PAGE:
Laden with neon, synth and mullets, Jim Mickle’s latest film ‘Cold in July’ is a stylish throwback to the eighties, adapted from a novel of the same name by Joe R. Lansdale. Michael C. Hall, who is known for playing cool serial killer Dexter, stars as Richard Dane, an honest family man who confronts a house intruder in the opening scene. The suspenseful start sets up an interesting premise, as threatening criminal Ben (Sam Shepard) begins to torment Richard and his loved ones. This raises questions around carrying a firearm for protection in the home, and the consequences that this form of self defence can present. This slow-burning thriller is full of potential but descends into ridiculousness, as the directorial vision becomes somewhat blurred.
Starting with a Cape Fear atmosphere, with Sam Shepard in the haunting Max Cady type role, before turning into something more along the lines of Dukes of Hazzard, writer director Mickle has very clear, if mismatched, influences for this project. Jeff Grace’s electronic score has strong flavours of the work of Cliff Martinez, who provided the sounds for Drive and Only God Forgives. Comparisons aside, the story has pacing issues and takes too long to get anywhere. Around halfway, an unorthodox investigator Jim Bob Luke, played brilliantly by Don Johnson, is added to the fray and certainly brings with him a much needed dose of adrenaline. His snappy sense of humour distracts from the shoddy character development but after a while, it becomes hard to see the motives in any of the protagonists as they join forces to bring down an snuff-video operation.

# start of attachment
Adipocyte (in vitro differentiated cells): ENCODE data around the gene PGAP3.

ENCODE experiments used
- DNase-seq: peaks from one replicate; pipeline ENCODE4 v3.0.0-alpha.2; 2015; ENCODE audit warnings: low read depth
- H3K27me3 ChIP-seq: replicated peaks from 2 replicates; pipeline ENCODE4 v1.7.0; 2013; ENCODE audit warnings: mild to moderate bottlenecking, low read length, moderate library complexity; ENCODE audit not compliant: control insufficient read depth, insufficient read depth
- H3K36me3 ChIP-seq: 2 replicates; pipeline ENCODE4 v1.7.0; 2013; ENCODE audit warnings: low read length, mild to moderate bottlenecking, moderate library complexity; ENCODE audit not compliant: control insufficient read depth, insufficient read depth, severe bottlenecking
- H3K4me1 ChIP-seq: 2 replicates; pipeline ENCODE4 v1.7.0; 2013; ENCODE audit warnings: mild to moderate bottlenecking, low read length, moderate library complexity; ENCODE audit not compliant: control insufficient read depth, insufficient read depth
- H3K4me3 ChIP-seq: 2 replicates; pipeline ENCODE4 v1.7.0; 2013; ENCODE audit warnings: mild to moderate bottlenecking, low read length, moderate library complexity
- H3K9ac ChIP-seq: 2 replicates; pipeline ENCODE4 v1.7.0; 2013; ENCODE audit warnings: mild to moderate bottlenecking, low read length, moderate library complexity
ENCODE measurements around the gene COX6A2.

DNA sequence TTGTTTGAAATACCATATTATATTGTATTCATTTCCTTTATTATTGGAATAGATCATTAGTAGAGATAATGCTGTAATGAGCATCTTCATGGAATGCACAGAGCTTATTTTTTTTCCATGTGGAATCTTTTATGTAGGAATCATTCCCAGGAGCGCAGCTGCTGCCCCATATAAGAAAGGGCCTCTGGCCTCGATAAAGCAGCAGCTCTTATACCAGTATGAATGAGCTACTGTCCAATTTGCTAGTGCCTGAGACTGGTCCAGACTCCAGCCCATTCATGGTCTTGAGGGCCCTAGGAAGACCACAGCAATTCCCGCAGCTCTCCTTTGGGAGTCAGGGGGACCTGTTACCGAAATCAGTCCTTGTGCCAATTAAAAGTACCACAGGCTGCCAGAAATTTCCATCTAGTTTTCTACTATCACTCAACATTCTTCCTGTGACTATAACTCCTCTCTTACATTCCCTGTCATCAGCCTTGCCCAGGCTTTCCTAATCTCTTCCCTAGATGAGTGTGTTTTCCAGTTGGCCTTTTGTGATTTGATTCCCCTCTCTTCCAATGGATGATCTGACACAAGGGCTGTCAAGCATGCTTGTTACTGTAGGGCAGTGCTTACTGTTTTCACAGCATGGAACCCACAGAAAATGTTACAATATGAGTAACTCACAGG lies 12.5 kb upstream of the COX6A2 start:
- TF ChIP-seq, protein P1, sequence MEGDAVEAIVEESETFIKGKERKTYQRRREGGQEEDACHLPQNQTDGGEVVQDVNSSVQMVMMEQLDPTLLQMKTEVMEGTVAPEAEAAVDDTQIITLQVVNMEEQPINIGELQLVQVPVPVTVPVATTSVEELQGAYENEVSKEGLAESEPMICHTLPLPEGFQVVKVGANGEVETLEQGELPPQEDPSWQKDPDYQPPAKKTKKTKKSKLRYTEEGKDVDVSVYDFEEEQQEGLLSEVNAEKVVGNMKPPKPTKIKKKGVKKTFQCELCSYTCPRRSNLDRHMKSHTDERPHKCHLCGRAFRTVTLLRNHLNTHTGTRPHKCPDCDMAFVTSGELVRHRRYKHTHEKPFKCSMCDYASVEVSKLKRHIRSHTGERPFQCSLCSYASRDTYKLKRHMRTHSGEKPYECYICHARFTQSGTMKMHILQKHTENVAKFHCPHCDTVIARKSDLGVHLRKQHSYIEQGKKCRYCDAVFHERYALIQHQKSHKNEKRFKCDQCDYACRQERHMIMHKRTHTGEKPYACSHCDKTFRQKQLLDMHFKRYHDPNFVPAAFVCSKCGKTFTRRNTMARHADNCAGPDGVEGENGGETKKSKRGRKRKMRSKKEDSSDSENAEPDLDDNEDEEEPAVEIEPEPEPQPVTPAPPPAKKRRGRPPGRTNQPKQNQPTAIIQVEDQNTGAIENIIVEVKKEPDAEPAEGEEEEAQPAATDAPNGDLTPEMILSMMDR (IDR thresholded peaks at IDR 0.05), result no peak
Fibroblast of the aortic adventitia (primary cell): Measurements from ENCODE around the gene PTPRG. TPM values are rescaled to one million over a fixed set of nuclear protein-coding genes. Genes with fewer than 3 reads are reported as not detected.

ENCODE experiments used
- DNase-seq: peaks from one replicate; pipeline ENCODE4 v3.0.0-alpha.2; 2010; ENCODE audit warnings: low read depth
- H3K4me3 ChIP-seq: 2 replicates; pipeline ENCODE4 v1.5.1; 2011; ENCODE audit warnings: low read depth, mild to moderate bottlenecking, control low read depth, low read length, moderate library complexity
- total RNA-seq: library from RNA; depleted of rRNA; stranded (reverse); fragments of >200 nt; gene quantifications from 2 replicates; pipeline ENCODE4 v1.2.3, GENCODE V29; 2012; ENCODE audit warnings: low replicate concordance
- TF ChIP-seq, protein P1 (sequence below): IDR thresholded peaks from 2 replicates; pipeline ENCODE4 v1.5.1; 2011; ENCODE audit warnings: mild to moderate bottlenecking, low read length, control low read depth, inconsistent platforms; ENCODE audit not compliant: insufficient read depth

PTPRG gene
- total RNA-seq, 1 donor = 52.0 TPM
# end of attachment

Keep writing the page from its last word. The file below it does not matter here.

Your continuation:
‘Cold in July’ is not without its strong points, and is very successful at building tension. I can’t remember being as gripped as I was watching the first couple of scenes. The performances are suitably solid also, with each of the three big names bringing another dimension. The problem is that the elements that their characters provide feel as though they belong in three separate films. Somewhere the recipe turns sour. The inventive and attractive cinematography will only hold the attention of the audience for so long but ultimately, the unnerving chill becomes an irritating draught.
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